Photos on Social Security Cards

Posted: April 13, 2014 by Marner in Politics
Tags: ,

Last week Andrew Young, a civil rights activist and former UN ambassador, advanced an idea to address the popular conservative complaint that people need to have photo ID to vote. When Young was at an event with President Obama and former President Clinton, he pitched them on the idea of adding a photo to the Social Security card. The card is already issued free of charge to anyone with a valid SSN and is already accepted by the federal government and most states as a valid secondary form of identification. I had never thought of this and the idea is growing on me. Every US citizen has a SSN and can already get a card. I don’t think it would be a huge burden to Social Security offices to add the capability to issue photo IDs just as driver’s license offices and military installations currently do.

I don’t object to a photo ID requirement for voting in and of itself. What I object to is people having to pay any money to obtain that ID. To me, that is poll tax and is blatantly unconstitutional. What we’ve seen from the right wing with regard to voter ID are attempts to only allow the types of ID that their voters hold, while refusing to accept comparable ID from groups that aren’t likely to vote for their candidates, such as accepting a concealed carry permit but denying a student ID. Both are issued by the same state government, but only one is approved as valid identification when voting.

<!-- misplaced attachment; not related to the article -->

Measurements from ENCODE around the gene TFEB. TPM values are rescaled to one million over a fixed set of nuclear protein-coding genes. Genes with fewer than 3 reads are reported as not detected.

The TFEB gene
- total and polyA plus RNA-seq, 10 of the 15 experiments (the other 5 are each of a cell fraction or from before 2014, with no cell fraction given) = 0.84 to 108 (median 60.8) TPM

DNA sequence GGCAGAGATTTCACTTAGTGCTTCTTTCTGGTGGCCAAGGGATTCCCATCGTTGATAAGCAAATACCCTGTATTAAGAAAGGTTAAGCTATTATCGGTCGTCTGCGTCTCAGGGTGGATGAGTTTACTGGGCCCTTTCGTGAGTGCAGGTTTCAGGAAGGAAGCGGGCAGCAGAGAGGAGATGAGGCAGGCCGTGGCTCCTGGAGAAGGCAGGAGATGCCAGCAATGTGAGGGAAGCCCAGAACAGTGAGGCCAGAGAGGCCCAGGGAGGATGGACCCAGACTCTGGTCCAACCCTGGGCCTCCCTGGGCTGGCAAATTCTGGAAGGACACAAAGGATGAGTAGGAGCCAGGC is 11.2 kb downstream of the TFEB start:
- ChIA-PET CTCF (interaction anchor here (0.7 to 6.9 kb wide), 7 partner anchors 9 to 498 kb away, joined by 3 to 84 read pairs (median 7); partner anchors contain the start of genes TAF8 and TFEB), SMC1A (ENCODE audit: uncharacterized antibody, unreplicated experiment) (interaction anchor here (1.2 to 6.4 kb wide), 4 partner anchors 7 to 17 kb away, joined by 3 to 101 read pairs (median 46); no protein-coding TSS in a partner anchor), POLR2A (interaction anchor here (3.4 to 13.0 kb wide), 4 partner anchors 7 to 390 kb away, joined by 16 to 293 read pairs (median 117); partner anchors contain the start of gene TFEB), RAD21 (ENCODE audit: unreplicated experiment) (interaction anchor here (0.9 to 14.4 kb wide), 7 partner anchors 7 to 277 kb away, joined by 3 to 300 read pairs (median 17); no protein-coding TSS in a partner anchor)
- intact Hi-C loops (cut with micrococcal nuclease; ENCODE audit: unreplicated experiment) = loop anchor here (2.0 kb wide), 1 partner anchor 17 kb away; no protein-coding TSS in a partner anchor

I predict we will see Republicans vigorously oppose this idea. In fact, Rand Paul has already come out with ill-informed opposition:

“This is a really bad idea,” Paul said in a statement. “The Social Security card is only supposed to be used for Social Security benefits. This idea would make it easy for the federal government to convert the Social Security card into a national identification card.”

Now, I’m sure that Paul has received a driver’s license from his home state of Kentucky, so he should know that a Social Security card is accepted by the state as a secondary form of ID, making his first sentence false. His second sentence is meant to appeal to libertarians and Tea Party extremists who see a national ID as a step toward eliminating individual privacy rights or as the mark of the beast.

I would be willing to meet Paul halfway on this. Make the photo optional so a person can choose to get a social security card with or without it. When you think about it, a photo really isn’t necessary until a child hits their teenage years. At the same time, pass a law stating that a photo Social Security card MUST be accepted by the States as valid primary identification for the purpose of voting. With this proposal, we’ll see just who is actually concerned with voting integrity and who just wants the “right” people to vote.

  1. 02casper says:

    I would agree with you on this. Why not make a picture optional on a free ID. Many conservatives don’t want free IDs because they don’t want poor people to vote.

    • mitchethekid says:

      No shit. And they don’t like it when other groups vote as well. But they especially don’t like having the obvious exposed and rubbed in their faces. Voter fraud my ass.